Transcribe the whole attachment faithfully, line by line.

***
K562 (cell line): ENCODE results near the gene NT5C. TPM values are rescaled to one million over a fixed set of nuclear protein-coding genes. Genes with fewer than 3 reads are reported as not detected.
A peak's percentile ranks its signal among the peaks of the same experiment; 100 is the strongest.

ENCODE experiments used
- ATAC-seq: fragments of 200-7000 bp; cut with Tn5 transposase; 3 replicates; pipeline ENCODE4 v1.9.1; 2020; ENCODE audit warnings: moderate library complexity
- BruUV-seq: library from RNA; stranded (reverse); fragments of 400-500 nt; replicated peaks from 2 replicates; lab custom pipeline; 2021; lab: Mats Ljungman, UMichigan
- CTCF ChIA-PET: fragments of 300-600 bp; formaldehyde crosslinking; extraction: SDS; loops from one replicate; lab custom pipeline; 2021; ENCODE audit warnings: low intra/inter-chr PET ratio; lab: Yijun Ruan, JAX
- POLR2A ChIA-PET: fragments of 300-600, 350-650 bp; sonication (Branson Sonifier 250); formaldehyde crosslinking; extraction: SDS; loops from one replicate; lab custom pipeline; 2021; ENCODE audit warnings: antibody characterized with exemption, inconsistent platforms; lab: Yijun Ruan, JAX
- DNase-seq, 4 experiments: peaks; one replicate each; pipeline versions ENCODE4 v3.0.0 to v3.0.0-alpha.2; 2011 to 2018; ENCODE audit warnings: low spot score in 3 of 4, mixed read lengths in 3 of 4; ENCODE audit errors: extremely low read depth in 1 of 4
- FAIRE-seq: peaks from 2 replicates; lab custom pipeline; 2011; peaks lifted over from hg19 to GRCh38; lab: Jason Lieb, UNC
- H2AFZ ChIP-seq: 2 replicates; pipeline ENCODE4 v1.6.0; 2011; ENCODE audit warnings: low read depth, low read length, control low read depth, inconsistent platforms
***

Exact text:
K562 (cell line): ENCODE results near the gene NT5C. TPM values are rescaled to one million over a fixed set of nuclear protein-coding genes. Genes with fewer than 3 reads are reported as not detected.
A peak's percentile ranks its signal among the peaks of the same experiment; 100 is the strongest.

ENCODE experiments used
- ATAC-seq: fragments of 200-7000 bp; cut with Tn5 transposase; 3 replicates; pipeline ENCODE4 v1.9.1; 2020; ENCODE audit warnings: moderate library complexity
- BruUV-seq: library from RNA; stranded (reverse); fragments of 400-500 nt; replicated peaks from 2 replicates; lab custom pipeline; 2021; lab: Mats Ljungman, UMichigan
- CTCF ChIA-PET: fragments of 300-600 bp; formaldehyde crosslinking; extraction: SDS; loops from one replicate; lab custom pipeline; 2021; ENCODE audit warnings: low intra/inter-chr PET ratio; lab: Yijun Ruan, JAX
- POLR2A ChIA-PET: fragments of 300-600, 350-650 bp; sonication (Branson Sonifier 250); formaldehyde crosslinking; extraction: SDS; loops from one replicate; lab custom pipeline; 2021; ENCODE audit warnings: antibody characterized with exemption, inconsistent platforms; lab: Yijun Ruan, JAX
- DNase-seq, 4 experiments: peaks; one replicate each; pipeline versions ENCODE4 v3.0.0 to v3.0.0-alpha.2; 2011 to 2018; ENCODE audit warnings: low spot score in 3 of 4, mixed read lengths in 3 of 4; ENCODE audit errors: extremely low read depth in 1 of 4
- FAIRE-seq: peaks from 2 replicates; lab custom pipeline; 2011; peaks lifted over from hg19 to GRCh38; lab: Jason Lieb, UNC
- H2AFZ ChIP-seq: 2 replicates; pipeline ENCODE4 v1.6.0; 2011; ENCODE audit warnings: low read depth, low read length, control low read depth, inconsistent platforms